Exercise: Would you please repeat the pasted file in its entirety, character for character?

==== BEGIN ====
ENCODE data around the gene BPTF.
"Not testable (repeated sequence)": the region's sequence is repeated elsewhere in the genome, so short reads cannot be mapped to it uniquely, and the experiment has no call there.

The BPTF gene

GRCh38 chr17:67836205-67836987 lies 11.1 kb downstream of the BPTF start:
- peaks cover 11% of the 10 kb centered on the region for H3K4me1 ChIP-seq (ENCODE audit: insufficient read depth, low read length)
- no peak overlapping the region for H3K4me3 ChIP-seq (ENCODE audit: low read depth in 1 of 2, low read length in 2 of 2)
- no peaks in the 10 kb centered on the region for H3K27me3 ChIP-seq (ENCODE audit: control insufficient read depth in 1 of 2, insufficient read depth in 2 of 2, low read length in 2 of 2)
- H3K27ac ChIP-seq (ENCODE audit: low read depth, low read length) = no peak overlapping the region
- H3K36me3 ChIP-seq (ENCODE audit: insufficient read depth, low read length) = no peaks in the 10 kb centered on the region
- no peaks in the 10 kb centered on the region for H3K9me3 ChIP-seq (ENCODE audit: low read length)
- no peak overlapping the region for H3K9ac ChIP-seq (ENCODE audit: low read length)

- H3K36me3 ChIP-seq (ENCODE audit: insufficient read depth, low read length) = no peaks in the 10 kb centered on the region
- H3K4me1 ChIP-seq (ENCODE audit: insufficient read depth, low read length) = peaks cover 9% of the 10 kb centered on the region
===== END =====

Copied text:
ENCODE data around the gene BPTF.
"Not testable (repeated sequence)": the region's sequence is repeated elsewhere in the genome, so short reads cannot be mapped to it uniquely, and the experiment has no call there.

The BPTF gene

GRCh38 chr17:67836205-67836987 lies 11.1 kb downstream of the BPTF start:
- peaks cover 11% of the 10 kb centered on the region for H3K4me1 ChIP-seq (ENCODE audit: insufficient read depth, low read length)
- no peak overlapping the region for H3K4me3 ChIP-seq (ENCODE audit: low read depth in 1 of 2, low read length in 2 of 2)
- no peaks in the 10 kb centered on the region for H3K27me3 ChIP-seq (ENCODE audit: control insufficient read depth in 1 of 2, insufficient read depth in 2 of 2, low read length in 2 of 2)
- H3K27ac ChIP-seq (ENCODE audit: low read depth, low read length) = no peak overlapping the region
- H3K36me3 ChIP-seq (ENCODE audit: insufficient read depth, low read length) = no peaks in the 10 kb centered on the region
- no peaks in the 10 kb centered on the region for H3K9me3 ChIP-seq (ENCODE audit: low read length)
- no peak overlapping the region for H3K9ac ChIP-seq (ENCODE audit: low read length)

- H3K36me3 ChIP-seq (ENCODE audit: insufficient read depth, low read length) = no peaks in the 10 kb centered on the region
- H3K4me1 ChIP-seq (ENCODE audit: insufficient read depth, low read length) = peaks cover 9% of the 10 kb centered on the region